Twins help scientists identify cancer stem cells

A pair of twins has helped an international team of scientists identify the cancer stem cells which cause the most common form of childhood leukaemia, acute lymphoblastic leukaemia (ALL), the
findings could lead to the development of better drugs with fewer side effects.

The work, which was partly funded by the EU, is published in the latest edition of the journal Science.

At the heart of the study is a pair of identical twin children called Olivia and Isabella, who come from Bromley in the UK. In 2005, when the girls were just two years old, Olivia was diagnosed
with ALL and started on treatment. Her twin has so far remained disease free. The scientists hoped that by comparing the twins’ genes they would be able to identify the mutations that had
caused Olivia to develop the disease.

Analyses of the girls’ blood revealed that both had genetically abnormal cells in their blood. These ‘pre-leukaemic’ stem cells reside in the bone marrow and either remain dormant or develop
into full-blown leukaemia stem cells.

The pre-cancerous cells arise from an abnormal fusion of two genes during pregnancy. The resulting gene produces a hybrid protein called TEL-AML1 which gives the cell the ability to survive and
renew itself. If additional mutations take place during childhood, they can trigger the onset of the disease.

‘This study of a twin pair discordant for leukaemia has identified the critical stem cells that initiate the disease and maintain it in a covert state for several years,’ said Professor Mel
Greaves of the Institute of Cancer Research. ‘We suspect that these cells can escape conventional chemotherapy and cause relapse during or after treatment. These are the cells that dictate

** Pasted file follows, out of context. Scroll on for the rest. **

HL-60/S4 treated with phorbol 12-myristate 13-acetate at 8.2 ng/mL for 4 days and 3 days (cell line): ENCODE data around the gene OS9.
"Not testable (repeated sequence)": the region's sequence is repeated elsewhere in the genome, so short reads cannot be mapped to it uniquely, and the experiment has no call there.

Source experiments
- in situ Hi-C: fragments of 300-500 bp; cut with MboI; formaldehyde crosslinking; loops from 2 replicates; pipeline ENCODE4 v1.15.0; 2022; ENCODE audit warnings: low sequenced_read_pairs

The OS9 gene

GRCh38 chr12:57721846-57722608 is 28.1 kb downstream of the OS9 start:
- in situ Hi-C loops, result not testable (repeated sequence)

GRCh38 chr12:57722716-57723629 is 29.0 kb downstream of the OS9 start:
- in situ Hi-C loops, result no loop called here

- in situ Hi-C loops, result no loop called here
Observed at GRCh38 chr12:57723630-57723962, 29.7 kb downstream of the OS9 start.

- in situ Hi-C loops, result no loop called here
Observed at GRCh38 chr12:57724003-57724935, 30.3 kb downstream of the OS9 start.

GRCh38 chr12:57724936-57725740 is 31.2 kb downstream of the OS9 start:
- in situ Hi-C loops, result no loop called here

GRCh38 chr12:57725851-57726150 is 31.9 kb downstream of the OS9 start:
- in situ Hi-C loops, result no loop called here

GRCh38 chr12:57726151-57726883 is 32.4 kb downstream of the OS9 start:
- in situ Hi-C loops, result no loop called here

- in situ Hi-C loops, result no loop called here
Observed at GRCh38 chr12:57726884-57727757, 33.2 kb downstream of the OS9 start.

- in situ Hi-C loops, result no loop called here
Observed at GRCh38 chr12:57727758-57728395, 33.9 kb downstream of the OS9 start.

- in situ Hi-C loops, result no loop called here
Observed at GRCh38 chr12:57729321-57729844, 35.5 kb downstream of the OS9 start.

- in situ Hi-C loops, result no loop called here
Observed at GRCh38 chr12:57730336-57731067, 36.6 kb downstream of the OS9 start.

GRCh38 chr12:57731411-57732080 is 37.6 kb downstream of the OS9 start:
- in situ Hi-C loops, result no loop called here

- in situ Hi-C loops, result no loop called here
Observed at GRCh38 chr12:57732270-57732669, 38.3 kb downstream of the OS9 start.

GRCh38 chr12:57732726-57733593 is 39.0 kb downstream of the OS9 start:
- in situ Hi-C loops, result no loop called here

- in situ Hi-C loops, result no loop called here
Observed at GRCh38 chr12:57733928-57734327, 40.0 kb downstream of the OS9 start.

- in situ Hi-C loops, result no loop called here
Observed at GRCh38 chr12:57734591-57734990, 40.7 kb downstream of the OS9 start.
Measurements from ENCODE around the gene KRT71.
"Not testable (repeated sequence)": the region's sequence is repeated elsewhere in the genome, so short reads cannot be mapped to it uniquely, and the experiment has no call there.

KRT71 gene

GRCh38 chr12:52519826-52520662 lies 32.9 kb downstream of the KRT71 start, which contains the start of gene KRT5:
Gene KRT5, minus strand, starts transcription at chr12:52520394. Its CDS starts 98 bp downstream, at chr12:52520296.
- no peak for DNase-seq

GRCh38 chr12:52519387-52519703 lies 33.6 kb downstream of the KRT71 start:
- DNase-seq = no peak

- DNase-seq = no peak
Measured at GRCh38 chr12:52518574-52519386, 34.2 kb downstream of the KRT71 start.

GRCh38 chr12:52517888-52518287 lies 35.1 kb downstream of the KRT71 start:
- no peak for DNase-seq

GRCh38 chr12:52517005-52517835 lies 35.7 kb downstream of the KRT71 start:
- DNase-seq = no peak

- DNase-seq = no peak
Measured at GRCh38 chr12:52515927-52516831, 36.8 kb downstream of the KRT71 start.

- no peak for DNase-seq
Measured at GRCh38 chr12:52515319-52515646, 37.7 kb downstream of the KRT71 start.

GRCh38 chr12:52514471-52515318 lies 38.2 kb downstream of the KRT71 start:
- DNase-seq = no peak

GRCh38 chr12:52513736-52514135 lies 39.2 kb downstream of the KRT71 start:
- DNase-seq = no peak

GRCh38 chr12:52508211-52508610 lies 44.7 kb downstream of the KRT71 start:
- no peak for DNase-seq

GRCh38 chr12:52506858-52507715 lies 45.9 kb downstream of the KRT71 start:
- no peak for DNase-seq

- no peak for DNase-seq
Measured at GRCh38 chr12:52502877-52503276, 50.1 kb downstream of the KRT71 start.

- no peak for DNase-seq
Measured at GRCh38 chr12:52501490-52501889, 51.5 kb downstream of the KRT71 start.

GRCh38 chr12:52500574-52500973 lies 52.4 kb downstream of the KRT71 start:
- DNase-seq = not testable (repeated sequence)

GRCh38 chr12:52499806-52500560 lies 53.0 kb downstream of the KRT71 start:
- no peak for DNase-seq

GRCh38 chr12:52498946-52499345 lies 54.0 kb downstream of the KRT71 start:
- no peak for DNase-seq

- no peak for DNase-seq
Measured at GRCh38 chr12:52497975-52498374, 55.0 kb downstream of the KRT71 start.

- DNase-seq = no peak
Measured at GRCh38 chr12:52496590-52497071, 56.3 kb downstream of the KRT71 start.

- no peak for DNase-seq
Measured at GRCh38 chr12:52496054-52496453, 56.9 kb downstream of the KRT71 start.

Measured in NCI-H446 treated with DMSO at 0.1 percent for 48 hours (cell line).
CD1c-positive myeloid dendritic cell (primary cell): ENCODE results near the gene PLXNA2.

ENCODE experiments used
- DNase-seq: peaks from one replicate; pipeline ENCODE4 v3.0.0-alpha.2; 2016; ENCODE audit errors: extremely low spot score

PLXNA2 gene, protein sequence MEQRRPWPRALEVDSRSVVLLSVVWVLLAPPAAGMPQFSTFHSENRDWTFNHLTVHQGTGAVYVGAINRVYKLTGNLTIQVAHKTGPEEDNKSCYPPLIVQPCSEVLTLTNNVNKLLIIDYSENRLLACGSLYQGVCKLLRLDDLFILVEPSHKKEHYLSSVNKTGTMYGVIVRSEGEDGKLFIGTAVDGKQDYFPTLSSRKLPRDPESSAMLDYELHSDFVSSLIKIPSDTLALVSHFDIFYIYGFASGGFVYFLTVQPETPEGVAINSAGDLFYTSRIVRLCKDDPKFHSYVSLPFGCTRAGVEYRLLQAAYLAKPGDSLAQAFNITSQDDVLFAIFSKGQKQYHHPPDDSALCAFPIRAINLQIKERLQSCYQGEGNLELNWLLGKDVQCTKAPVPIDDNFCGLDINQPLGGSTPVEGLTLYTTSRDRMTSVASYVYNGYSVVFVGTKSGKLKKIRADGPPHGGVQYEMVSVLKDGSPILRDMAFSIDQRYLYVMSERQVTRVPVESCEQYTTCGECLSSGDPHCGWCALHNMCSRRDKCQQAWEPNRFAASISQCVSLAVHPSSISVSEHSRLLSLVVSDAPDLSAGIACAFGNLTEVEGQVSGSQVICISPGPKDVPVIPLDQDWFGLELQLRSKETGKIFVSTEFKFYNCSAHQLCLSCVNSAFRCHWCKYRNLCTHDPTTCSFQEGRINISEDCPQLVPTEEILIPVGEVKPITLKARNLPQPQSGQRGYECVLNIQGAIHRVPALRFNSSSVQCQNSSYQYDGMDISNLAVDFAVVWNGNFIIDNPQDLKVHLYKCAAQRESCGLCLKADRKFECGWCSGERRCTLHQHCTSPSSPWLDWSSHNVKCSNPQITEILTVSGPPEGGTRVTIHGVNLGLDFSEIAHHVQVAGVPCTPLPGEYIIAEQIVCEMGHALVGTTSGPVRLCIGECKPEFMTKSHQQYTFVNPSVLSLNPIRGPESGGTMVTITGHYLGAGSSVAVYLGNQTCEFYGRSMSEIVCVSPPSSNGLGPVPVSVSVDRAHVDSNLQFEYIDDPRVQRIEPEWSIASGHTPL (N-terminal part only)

disease course and provide the bull’s eye to target with new therapies.’

Current treatments for ALL are extremely aggressive and can have severe side effects; Olivia is now blind in one eye following an infection that her body was unable to fight while she was on
chemotherapy. The scientists hope their findings will lead to the development of less aggressive, more effective treatments for the disease.

‘This research means that we can now test whether the treatment of acute lymphoblastic leukaemia in children can be correlated with either the disappearance or persistence of the leukaemia stem
cell,’ said Professor Tariq Enver of the Medical Research Council. ‘Our next goal is to target both the pre-leukaemic stem cell and the cancer stem cell itself with new or existing drugs to
cure leukaemia while avoiding the debilitating and often harmful side effects of current treatments.’

ALL is a form of cancer which affects the white blood cells and the cells responsible for producing them in the bone marrow. It can affect children of any age but is most common between the
ages of one and four. The survival rate is currently 75 to 80%.

EU support for the work came from the EuroCSC (‘Targeting cancer stem cells for therapy’) project, which is funded under the ‘Life sciences, genomics and biotechnology for health’ thematic area
of the Sixth Framework Programme (FP6).

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